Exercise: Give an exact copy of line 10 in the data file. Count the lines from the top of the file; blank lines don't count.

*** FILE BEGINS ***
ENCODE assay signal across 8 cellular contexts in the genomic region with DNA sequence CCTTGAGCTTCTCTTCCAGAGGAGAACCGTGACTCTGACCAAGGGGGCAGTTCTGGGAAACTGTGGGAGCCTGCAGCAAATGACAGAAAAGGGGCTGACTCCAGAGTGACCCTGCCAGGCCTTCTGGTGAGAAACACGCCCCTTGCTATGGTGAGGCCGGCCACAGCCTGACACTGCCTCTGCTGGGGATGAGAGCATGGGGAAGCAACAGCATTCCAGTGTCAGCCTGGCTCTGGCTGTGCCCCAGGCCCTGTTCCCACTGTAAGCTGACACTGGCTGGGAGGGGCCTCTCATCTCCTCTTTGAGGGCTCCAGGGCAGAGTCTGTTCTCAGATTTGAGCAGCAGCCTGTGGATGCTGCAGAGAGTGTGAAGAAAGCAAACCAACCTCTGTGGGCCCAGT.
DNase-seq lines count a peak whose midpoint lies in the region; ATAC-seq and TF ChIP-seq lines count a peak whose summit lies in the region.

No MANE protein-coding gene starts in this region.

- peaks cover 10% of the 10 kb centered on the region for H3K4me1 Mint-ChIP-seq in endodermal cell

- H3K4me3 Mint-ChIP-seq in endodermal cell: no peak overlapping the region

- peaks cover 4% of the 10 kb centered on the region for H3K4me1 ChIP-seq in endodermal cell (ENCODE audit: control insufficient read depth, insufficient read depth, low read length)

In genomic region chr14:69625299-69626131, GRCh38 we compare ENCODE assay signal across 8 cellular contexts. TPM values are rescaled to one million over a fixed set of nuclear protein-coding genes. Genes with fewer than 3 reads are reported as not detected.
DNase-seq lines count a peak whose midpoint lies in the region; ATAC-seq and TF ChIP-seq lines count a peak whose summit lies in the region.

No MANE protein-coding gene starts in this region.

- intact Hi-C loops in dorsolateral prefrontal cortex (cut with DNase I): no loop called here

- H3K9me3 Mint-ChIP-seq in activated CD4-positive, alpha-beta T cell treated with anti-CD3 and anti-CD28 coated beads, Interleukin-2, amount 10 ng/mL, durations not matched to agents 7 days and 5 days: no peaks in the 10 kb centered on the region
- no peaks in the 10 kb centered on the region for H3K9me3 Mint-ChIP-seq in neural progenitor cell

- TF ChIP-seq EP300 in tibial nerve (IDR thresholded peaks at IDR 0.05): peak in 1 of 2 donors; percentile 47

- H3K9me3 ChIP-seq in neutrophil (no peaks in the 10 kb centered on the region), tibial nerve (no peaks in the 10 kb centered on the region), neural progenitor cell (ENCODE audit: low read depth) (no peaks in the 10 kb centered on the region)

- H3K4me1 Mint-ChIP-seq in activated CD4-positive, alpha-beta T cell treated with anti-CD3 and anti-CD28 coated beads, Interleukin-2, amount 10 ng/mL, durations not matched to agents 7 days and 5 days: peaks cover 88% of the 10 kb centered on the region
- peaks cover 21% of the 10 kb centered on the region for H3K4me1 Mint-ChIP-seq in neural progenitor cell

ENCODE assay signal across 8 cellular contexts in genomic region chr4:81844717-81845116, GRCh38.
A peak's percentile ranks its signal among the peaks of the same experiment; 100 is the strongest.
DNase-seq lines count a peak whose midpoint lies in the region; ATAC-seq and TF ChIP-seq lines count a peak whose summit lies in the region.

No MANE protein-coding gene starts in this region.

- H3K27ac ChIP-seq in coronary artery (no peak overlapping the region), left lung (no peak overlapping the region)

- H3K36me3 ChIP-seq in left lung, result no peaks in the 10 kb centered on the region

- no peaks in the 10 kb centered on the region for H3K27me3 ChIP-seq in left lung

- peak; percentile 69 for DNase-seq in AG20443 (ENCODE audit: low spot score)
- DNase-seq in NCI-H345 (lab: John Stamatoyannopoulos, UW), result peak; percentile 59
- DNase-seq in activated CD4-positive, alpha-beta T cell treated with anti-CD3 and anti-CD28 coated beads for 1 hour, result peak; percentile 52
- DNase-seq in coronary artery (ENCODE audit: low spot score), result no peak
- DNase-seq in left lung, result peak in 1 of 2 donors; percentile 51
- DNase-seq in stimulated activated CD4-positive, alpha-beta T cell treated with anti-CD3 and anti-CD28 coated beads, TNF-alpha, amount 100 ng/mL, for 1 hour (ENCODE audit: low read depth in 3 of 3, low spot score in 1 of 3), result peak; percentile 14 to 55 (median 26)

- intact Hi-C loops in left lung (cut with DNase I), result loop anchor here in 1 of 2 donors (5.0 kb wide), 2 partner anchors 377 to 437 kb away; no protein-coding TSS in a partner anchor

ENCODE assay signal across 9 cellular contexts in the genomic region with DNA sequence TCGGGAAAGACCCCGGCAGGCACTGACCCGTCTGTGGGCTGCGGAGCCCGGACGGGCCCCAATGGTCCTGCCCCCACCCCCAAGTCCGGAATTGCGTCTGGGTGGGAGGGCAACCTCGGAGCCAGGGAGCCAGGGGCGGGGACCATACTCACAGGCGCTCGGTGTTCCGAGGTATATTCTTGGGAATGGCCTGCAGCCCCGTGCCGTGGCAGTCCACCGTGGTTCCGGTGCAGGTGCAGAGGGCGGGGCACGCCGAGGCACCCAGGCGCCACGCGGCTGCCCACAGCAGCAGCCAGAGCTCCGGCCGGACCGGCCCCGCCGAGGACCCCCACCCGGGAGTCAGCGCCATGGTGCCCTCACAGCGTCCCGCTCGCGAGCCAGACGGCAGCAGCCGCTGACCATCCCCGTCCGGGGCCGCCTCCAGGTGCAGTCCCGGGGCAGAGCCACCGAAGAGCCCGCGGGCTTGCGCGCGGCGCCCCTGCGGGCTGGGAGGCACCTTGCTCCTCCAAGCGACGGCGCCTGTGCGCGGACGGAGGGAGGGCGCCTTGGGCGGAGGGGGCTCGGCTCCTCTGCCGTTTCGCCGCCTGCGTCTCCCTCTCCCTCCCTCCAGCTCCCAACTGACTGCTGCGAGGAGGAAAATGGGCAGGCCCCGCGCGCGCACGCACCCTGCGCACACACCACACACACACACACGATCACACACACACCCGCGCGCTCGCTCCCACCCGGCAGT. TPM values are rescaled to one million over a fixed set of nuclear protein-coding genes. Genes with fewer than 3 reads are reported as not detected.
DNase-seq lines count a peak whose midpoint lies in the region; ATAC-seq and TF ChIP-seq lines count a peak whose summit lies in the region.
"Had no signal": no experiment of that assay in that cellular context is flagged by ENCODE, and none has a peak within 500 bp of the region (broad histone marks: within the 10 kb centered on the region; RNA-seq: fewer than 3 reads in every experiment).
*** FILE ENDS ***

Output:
- intact Hi-C loops in dorsolateral prefrontal cortex (cut with DNase I): no loop called here